Self-deception can have the benefits of self-confidence and regard of peers; teenage drivers predisposed to distracted driving; AIDS-free generation will require a cure if patients don’t take their meds responsibly; parents can inflict emotional harm towards children with long-lasting consequences. These stories and more topping public health headlines today, Tuesday, July 31, 2012.

USA TodayParents can inflict emotional harm, not realize it
Parents and other caregivers who demean, bully, humiliate or otherwise emotionally abuse children may not know the harm they can cause and often do not get the help that they and their children need, says a new report from the American Academy of Pediatrics. “Psychological maltreatment is just as harmful as other types of maltreatment,” says today’s report in Pediatrics. Yet it is not recognized, understood or studied as much as physical or sexual abuse.

Wall Street JournalThe Case for Lying to Yourself
Lying to yourself—or self-deception, as psychologists call it—can actually have benefits. And nearly everybody does it, based on a growing body of research using new experimental techniques. Self-deception isn’t just lying or faking, but is deeper and more complicated, says Del Paulhus, psychology professor at University of British Columbia and author of a widely used scale to measure self-deceptive tendencies. It involves strong psychological forces that keep us from acknowledging a threatening truth about ourselves, he says.

New York TimesFor Some AIDS Patients, Only a Cure Will Do
After the phrase “AIDS-free generation” was repeated so many breathless times at the 19th International AIDS Conference last week, and a cured patient actually emerged for inspection, it seemed only logical to expect that some of the buzz would rapidly reach our clinic and the eager ears of my patient Mr. P. But no, all was business as usual. Blood was drawn and prescriptions were refilled and Mr. P. failed to show for his appointment.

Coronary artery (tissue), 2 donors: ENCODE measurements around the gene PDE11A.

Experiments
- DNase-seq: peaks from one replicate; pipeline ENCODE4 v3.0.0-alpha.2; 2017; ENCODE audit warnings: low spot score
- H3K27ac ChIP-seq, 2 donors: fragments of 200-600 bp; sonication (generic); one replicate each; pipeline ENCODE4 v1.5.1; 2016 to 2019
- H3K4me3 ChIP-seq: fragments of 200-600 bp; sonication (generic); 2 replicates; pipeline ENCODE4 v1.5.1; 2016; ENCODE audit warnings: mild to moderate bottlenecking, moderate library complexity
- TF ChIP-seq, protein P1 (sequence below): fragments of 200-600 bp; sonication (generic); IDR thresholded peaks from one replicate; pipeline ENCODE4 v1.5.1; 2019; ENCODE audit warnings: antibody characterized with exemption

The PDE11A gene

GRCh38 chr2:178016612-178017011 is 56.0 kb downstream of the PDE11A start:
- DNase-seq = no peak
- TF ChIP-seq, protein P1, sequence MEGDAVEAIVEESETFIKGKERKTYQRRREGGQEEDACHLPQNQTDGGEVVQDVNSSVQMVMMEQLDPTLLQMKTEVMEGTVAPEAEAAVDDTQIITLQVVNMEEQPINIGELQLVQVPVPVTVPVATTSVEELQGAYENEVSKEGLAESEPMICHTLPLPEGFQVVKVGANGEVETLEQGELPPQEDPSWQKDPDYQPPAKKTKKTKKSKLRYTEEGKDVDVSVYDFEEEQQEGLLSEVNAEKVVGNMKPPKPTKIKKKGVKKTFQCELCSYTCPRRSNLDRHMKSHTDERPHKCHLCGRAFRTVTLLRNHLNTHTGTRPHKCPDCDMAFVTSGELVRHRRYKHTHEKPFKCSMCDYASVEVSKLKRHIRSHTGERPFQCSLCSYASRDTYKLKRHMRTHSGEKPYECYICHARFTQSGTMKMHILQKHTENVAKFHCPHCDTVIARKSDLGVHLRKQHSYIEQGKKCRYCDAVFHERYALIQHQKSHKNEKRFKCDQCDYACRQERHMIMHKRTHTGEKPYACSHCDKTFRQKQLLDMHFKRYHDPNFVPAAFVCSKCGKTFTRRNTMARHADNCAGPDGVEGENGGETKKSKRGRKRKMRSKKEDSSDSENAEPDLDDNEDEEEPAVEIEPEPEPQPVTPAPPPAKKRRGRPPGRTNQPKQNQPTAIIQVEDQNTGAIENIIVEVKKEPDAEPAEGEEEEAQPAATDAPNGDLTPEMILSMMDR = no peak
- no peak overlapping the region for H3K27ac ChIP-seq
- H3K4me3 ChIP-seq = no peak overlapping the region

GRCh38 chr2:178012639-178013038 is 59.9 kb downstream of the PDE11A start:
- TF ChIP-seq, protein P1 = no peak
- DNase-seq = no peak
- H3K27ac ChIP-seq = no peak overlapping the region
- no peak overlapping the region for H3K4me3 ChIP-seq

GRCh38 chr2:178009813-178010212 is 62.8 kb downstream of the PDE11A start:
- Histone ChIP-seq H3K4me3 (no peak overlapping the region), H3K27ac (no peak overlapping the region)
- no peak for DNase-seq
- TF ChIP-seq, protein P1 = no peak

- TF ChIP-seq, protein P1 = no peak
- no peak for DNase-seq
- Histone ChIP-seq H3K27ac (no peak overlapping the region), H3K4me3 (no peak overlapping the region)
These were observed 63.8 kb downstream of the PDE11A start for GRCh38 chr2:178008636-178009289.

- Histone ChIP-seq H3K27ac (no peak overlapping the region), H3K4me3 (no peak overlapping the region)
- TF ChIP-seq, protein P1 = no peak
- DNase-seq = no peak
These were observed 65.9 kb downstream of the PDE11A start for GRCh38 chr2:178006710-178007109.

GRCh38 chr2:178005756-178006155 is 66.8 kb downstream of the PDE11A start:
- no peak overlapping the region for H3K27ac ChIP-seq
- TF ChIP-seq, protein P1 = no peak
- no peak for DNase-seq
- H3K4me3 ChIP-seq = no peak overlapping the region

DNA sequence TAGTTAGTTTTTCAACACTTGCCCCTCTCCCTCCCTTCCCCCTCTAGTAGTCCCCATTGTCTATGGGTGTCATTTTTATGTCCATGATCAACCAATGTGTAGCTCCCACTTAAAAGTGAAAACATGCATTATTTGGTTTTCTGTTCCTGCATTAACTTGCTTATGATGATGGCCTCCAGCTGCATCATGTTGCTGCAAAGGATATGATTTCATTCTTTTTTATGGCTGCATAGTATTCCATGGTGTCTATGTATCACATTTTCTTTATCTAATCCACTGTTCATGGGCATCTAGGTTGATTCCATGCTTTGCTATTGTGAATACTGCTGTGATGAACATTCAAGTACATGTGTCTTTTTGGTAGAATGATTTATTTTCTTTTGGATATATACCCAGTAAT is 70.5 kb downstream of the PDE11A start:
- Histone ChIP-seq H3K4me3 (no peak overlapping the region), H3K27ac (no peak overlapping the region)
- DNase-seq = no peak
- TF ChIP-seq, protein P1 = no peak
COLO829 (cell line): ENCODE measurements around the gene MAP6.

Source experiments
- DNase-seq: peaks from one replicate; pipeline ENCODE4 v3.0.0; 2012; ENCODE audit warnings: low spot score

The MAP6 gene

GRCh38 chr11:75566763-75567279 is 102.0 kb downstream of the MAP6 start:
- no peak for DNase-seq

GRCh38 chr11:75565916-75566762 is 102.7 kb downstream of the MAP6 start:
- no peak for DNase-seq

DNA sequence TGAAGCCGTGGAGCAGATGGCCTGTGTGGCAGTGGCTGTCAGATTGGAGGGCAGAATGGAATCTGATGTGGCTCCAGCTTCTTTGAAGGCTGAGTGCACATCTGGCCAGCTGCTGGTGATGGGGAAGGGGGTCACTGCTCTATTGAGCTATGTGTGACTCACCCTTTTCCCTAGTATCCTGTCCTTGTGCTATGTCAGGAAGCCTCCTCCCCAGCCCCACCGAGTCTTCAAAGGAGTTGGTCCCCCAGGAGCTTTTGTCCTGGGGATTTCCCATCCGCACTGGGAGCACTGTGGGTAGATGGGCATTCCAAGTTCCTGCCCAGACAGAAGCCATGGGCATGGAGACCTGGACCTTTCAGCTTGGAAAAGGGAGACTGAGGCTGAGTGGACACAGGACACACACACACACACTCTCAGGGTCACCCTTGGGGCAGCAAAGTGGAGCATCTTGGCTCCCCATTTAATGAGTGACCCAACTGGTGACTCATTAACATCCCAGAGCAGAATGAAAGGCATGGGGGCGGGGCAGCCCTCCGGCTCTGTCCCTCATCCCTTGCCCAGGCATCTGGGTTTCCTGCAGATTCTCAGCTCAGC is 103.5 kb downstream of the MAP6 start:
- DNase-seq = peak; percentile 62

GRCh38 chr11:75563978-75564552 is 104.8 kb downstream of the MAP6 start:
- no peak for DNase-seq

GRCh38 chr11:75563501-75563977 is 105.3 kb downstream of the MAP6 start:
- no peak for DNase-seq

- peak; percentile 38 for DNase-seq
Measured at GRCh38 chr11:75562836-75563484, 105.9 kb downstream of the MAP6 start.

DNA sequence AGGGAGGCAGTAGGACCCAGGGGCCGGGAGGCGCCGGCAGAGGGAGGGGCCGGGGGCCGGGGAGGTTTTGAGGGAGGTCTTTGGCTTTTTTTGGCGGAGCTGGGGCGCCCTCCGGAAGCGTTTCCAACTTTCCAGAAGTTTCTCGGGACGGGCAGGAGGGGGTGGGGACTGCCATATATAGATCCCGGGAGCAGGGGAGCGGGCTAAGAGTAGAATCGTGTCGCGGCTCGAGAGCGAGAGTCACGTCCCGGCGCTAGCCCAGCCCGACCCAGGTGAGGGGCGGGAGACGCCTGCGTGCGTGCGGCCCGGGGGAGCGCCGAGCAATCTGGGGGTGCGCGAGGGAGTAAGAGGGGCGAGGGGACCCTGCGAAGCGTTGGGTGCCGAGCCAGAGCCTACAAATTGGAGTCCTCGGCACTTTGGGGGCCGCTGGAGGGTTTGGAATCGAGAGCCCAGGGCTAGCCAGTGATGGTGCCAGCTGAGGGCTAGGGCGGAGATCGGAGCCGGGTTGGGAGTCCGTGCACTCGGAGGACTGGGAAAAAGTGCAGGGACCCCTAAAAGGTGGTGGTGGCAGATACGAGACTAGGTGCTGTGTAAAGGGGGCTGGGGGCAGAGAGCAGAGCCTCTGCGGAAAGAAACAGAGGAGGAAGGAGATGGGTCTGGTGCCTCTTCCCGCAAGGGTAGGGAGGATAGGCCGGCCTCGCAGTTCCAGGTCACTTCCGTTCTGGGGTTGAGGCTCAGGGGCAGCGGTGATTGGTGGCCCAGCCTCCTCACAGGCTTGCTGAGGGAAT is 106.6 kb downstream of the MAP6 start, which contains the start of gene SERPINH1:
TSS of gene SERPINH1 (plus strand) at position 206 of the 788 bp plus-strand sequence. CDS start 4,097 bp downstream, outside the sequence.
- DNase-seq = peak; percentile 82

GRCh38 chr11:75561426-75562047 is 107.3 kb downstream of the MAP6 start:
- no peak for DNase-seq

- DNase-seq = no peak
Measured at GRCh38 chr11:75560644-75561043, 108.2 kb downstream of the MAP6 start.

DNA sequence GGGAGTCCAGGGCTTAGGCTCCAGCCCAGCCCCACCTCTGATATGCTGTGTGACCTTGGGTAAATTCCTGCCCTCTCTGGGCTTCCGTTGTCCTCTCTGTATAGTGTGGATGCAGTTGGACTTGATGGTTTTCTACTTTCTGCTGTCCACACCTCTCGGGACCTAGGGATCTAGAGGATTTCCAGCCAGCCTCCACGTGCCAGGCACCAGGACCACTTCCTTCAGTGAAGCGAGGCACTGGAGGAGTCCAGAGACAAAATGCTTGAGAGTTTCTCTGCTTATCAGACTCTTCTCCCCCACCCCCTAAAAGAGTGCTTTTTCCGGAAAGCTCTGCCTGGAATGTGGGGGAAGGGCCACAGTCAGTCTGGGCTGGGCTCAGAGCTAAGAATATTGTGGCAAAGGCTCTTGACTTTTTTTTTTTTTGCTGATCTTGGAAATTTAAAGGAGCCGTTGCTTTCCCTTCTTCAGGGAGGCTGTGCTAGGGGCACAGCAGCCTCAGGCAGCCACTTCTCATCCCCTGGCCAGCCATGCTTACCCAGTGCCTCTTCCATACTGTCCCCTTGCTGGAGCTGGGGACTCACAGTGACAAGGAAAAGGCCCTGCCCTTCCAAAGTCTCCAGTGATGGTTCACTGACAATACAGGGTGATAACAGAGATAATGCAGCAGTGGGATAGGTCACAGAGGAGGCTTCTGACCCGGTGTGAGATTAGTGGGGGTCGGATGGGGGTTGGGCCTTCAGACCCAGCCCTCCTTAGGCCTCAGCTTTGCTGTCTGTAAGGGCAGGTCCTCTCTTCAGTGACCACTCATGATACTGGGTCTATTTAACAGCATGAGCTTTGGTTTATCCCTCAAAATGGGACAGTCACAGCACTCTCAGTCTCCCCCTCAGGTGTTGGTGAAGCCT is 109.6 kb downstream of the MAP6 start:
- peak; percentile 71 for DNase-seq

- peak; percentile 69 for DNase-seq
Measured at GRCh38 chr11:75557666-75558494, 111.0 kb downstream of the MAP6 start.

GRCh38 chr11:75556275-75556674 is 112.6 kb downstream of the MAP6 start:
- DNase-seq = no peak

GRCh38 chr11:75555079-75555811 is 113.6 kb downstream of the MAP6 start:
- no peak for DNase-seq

NPRDistractions Come Naturally To Teenage Drivers
Distracted driving is a problem for all drivers, but teens are at higher risk. Yes, it’s true that drivers under 25 are up to three times more likely to send text messages or emails while behind the wheel than older drivers, according to the National Highway Traffic Safety Administration. But there’s a deeper problem: Teenagers are also at a developmental stage where getting distracted is more problematic than it is for older drivers.

New York TimesInsurance Rebates Seen as Selling Point for Health Law
Lucia Harkenreader’s check landed in her mailbox last week: a rebate of $456.15 from her health insurance company, with a letter dryly explaining that the money came courtesy of the federal health care law. The law requires insurers to give out annual rebates by Aug. 1, starting this year, if less than 80 percent of the premium dollars they collect go toward medical care. For insurers covering large employers, the threshold is 85 percent. a result, insurers will pay out $1.1 billion this year, according to the Department of Health and Human Services, although most of it will not go to individuals. The average rebate will be $151 per household.